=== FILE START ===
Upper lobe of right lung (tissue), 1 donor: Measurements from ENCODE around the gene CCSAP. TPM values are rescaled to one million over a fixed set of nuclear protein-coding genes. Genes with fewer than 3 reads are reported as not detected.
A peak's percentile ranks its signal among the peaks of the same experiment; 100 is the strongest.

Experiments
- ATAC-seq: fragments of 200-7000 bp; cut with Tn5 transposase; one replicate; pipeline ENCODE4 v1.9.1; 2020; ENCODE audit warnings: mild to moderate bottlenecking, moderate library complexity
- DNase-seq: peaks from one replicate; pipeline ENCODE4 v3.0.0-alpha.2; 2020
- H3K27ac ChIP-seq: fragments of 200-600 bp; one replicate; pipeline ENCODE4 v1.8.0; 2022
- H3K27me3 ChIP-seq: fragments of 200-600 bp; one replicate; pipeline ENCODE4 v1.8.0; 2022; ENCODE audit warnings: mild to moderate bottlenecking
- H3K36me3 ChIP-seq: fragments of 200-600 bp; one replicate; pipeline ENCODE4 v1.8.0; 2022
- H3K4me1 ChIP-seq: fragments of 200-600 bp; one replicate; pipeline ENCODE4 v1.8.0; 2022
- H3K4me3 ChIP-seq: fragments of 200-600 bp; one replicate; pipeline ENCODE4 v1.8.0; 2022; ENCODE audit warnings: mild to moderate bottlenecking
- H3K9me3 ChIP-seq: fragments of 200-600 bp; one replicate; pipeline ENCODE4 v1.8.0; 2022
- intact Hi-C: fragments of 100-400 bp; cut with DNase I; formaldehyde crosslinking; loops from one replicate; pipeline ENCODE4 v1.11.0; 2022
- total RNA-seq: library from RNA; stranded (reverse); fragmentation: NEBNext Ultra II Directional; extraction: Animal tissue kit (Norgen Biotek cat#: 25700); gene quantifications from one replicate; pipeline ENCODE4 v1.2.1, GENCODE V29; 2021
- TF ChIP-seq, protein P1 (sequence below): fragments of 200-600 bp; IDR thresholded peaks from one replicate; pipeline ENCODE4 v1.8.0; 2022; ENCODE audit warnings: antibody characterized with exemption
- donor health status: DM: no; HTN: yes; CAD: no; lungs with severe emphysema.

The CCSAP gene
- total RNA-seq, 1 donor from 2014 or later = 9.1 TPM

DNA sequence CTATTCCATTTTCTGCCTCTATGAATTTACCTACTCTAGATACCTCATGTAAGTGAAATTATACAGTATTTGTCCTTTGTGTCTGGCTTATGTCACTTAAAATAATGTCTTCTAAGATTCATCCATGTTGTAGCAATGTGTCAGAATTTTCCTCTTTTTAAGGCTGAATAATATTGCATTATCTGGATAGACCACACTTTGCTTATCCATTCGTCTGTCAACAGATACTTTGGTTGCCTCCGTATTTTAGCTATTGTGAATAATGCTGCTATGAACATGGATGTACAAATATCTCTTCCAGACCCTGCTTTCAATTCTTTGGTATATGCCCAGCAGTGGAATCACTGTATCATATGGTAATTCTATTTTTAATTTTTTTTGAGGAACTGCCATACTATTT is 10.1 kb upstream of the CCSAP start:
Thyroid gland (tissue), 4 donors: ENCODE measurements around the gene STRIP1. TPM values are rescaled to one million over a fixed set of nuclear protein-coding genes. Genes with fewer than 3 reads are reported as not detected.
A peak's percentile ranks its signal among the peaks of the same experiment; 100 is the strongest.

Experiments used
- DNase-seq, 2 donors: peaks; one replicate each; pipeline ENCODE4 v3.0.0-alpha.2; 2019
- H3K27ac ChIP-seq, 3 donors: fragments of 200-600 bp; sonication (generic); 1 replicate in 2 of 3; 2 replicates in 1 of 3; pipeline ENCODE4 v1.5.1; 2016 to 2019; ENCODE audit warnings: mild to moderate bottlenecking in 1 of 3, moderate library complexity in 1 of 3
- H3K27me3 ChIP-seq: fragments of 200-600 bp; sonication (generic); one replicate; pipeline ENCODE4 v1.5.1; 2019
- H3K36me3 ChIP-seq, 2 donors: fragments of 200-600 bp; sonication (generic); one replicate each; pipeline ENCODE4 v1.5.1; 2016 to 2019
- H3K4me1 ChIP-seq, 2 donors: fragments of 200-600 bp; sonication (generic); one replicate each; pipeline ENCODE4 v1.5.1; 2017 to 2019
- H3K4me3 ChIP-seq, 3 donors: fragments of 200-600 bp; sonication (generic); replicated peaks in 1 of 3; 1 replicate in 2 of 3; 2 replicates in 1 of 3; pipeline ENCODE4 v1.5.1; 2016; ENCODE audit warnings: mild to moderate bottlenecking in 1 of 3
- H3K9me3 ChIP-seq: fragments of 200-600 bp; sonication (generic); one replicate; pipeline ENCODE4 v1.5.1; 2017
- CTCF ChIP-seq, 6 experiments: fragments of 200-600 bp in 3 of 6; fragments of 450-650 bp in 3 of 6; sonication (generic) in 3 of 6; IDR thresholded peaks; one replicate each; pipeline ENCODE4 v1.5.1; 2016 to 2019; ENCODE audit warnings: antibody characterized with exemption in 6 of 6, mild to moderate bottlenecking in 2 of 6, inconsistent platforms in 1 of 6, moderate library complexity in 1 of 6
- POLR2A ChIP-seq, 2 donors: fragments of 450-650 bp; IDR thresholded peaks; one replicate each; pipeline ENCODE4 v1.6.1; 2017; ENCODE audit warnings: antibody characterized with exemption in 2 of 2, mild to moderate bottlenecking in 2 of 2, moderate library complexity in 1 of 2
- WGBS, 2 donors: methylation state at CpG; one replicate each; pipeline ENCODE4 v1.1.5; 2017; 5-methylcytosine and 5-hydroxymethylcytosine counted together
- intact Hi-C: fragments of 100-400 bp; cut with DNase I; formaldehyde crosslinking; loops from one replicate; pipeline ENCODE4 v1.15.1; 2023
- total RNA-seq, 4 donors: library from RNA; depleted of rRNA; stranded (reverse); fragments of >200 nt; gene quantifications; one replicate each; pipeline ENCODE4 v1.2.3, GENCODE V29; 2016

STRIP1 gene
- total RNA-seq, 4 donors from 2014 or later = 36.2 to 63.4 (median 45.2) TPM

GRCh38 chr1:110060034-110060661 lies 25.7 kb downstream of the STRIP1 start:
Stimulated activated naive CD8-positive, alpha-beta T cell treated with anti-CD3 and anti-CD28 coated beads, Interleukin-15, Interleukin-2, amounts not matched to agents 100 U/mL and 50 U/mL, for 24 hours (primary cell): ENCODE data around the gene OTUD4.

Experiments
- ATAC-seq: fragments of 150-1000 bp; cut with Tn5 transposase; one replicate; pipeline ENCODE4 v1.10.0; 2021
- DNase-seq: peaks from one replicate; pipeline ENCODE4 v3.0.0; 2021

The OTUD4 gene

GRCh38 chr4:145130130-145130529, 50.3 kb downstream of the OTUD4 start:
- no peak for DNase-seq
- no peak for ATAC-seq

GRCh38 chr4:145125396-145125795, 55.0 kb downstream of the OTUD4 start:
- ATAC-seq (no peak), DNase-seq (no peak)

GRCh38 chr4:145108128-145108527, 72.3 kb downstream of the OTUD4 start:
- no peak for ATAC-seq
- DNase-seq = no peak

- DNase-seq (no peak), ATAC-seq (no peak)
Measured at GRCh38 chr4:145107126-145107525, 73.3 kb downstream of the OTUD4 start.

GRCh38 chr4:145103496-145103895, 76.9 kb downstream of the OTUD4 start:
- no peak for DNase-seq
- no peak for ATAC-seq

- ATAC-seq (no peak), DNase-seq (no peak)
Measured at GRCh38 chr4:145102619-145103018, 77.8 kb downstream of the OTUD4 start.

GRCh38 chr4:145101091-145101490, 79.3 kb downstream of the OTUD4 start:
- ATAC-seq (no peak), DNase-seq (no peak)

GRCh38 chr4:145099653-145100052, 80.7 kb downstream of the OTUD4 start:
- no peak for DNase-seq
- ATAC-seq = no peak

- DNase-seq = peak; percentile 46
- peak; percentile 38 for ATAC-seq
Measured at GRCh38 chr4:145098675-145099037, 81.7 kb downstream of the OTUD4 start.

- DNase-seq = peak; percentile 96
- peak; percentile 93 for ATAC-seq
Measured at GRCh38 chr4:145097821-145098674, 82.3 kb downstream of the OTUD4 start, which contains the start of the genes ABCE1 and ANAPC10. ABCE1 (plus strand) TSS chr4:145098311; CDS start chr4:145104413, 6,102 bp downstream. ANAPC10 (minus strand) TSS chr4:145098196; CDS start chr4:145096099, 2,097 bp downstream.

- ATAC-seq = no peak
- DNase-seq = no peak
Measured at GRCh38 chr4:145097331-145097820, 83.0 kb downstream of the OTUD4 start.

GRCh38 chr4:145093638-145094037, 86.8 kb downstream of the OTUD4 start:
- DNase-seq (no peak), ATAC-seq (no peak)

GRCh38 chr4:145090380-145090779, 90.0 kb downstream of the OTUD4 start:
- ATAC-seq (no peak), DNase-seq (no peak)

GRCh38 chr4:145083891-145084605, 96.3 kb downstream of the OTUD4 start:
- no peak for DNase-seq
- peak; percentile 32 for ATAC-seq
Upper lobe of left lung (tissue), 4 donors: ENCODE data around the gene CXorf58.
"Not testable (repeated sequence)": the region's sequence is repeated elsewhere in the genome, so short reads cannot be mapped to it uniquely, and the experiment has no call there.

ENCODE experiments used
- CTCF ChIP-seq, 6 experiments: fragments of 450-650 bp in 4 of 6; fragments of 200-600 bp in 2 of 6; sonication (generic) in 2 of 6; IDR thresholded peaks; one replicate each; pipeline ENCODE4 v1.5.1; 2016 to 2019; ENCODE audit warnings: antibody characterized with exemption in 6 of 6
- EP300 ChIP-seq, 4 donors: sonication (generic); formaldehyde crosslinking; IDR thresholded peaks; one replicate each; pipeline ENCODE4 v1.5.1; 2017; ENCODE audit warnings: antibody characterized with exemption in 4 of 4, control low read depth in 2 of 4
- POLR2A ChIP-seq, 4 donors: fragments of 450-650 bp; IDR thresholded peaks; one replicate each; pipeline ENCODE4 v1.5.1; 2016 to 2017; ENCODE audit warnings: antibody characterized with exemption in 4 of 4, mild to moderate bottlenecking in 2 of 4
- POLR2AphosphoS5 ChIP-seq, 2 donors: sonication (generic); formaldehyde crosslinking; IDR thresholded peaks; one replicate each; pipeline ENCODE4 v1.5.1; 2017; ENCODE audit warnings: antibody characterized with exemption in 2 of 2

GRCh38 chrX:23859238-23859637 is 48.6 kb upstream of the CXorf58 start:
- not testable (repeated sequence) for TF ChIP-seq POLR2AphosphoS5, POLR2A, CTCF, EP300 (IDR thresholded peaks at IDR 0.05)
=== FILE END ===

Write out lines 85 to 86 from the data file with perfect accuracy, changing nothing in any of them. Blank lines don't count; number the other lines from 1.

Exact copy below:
GRCh38 chrX:23859238-23859637 is 48.6 kb upstream of the CXorf58 start:
- not testable (repeated sequence) for TF ChIP-seq POLR2AphosphoS5, POLR2A, CTCF, EP300 (IDR thresholded peaks at IDR 0.05)